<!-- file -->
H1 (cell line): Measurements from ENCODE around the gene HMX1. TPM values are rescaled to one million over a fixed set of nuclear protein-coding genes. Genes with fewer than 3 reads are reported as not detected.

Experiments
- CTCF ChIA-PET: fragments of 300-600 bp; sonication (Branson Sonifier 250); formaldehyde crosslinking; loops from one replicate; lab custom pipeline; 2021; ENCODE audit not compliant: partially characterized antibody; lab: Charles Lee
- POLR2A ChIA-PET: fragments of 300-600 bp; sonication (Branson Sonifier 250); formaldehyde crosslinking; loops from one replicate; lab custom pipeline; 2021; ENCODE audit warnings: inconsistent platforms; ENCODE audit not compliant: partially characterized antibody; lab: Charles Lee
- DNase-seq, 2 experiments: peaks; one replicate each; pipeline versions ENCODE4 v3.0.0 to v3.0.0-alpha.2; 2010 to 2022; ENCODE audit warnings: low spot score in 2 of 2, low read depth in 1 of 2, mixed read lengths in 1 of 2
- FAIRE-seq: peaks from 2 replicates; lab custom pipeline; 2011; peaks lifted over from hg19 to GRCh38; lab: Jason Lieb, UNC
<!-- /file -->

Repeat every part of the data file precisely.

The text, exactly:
H1 (cell line): Measurements from ENCODE around the gene HMX1. TPM values are rescaled to one million over a fixed set of nuclear protein-coding genes. Genes with fewer than 3 reads are reported as not detected.

Experiments
- CTCF ChIA-PET: fragments of 300-600 bp; sonication (Branson Sonifier 250); formaldehyde crosslinking; loops from one replicate; lab custom pipeline; 2021; ENCODE audit not compliant: partially characterized antibody; lab: Charles Lee
- POLR2A ChIA-PET: fragments of 300-600 bp; sonication (Branson Sonifier 250); formaldehyde crosslinking; loops from one replicate; lab custom pipeline; 2021; ENCODE audit warnings: inconsistent platforms; ENCODE audit not compliant: partially characterized antibody; lab: Charles Lee
- DNase-seq, 2 experiments: peaks; one replicate each; pipeline versions ENCODE4 v3.0.0 to v3.0.0-alpha.2; 2010 to 2022; ENCODE audit warnings: low spot score in 2 of 2, low read depth in 1 of 2, mixed read lengths in 1 of 2
- FAIRE-seq: peaks from 2 replicates; lab custom pipeline; 2011; peaks lifted over from hg19 to GRCh38; lab: Jason Lieb, UNC